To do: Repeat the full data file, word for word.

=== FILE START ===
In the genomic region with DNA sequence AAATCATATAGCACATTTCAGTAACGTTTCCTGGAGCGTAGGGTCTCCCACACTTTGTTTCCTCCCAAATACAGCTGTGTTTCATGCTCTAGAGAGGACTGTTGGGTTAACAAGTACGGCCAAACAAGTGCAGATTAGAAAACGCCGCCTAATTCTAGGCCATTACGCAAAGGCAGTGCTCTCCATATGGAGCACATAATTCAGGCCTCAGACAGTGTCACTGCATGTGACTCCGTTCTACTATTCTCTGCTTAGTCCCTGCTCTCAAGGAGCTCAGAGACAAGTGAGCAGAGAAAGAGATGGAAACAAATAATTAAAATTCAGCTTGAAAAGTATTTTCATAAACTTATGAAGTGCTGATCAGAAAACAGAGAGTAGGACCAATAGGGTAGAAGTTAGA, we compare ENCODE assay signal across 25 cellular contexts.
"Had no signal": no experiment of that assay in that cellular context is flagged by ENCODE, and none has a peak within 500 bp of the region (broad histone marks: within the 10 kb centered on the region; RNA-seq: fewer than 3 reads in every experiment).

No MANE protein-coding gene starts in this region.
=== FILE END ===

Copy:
In the genomic region with DNA sequence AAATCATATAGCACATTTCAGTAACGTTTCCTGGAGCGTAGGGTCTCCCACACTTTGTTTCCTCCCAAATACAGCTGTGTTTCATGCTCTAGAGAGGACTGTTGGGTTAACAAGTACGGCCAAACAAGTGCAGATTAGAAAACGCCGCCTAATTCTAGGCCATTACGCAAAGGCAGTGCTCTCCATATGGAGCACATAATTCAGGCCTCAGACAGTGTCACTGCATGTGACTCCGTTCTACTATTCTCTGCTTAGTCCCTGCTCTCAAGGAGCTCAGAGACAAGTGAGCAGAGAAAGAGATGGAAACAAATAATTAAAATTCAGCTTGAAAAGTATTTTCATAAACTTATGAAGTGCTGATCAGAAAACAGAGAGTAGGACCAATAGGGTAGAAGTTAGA, we compare ENCODE assay signal across 25 cellular contexts.
"Had no signal": no experiment of that assay in that cellular context is flagged by ENCODE, and none has a peak within 500 bp of the region (broad histone marks: within the 10 kb centered on the region; RNA-seq: fewer than 3 reads in every experiment).

No MANE protein-coding gene starts in this region.